I was skeptical when Playboy launched its exclusive social network for college students in August called PlayboyU, mostly because Hef’s adult entertainment empire had chosen merely to brand a standard Ning website. While it’s questionable to me whether a corporate brand can ever sustain a large and active social network, it just didn’t seem like the company was trying very hard to leverage its assets and create a uniquely Playboy social networking experience.
In apparent response to disappointing engagement levels (PlayboyU had about 5,000 members in early November and, as of writing, only 12 “site activity” items in the last 12 hours), Playboy is pushing a fairly lengthy survey on its “charter members” through email and on-site ads. It asks questions about social network usage, Playboy brand perceptions and, most importantly, the appeal of integrating magazine content into the social network (although with little emphasis on nudity, suggesting that Playboy is still wary of turning PlayboyU into an outlet for soft pornography).
Among the types of content considered by the survey are cartoons, music picks, advice from Playboy experts, behind the scenes footage of Playboy events, Playmate and “Girls of” profiles, excerpts from “The Girls Next Door” show, fashion pages, and party jokes. Playboy is also apparently weighing the option of creating a “public” site for college age adults that would provide not only traditional Playboy content but serve as a resource like Princeton Review with guides to campus life and ranking systems, as well as “original editorial and video segments related to college life.” This second site would probably not replace PlayboyU, since the registration requirement of a “.edu” email address is one – if not the – selling point of the current social network (see the video created by a site representative below).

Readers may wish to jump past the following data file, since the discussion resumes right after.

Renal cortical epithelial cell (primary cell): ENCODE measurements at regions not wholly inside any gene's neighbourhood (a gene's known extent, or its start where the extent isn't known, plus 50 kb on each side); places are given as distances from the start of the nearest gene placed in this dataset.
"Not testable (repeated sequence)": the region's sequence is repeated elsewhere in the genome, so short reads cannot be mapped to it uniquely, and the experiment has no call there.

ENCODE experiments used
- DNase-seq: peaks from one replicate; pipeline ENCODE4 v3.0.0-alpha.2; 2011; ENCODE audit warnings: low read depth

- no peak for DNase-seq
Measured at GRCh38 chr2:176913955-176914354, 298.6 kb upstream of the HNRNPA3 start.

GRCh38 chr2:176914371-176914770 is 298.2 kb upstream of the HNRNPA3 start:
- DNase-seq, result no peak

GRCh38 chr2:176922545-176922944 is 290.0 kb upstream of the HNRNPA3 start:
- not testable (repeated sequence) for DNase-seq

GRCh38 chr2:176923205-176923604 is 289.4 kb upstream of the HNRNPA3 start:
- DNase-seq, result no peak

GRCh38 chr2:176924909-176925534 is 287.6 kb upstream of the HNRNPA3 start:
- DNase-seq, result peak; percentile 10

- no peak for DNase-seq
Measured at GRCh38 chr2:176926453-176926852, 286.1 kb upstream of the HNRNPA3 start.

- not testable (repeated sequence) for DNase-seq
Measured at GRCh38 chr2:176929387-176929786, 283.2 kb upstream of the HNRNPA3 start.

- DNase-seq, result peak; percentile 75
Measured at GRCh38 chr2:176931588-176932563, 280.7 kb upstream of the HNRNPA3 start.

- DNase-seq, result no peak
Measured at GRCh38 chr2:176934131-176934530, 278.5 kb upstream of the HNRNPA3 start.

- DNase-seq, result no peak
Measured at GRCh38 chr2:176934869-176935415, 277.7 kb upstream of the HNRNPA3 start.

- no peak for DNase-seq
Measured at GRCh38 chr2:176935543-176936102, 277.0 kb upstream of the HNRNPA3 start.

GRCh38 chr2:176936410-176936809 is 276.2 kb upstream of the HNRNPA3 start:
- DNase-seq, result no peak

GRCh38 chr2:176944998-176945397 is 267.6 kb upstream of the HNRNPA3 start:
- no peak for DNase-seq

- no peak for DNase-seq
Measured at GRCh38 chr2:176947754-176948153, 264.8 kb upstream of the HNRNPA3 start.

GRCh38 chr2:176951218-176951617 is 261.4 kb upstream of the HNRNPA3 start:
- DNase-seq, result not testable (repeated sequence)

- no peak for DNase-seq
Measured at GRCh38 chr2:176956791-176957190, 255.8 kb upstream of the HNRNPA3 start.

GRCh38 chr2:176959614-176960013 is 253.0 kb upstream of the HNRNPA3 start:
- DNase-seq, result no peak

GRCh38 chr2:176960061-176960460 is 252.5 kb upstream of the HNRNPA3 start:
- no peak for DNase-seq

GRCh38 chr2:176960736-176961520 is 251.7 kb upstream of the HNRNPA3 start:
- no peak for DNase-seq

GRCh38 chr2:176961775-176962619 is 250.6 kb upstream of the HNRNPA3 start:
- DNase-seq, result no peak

It’s too early to tell whether this survey will amount to any real changes to PlayboyU, although the company is obviously exploring ways to improve the social network by taking it in new directions. We’ll just have to see what Playboy comes up with in 2008, and whether it finds Ning to be flexible enough for its attempts at differentiation.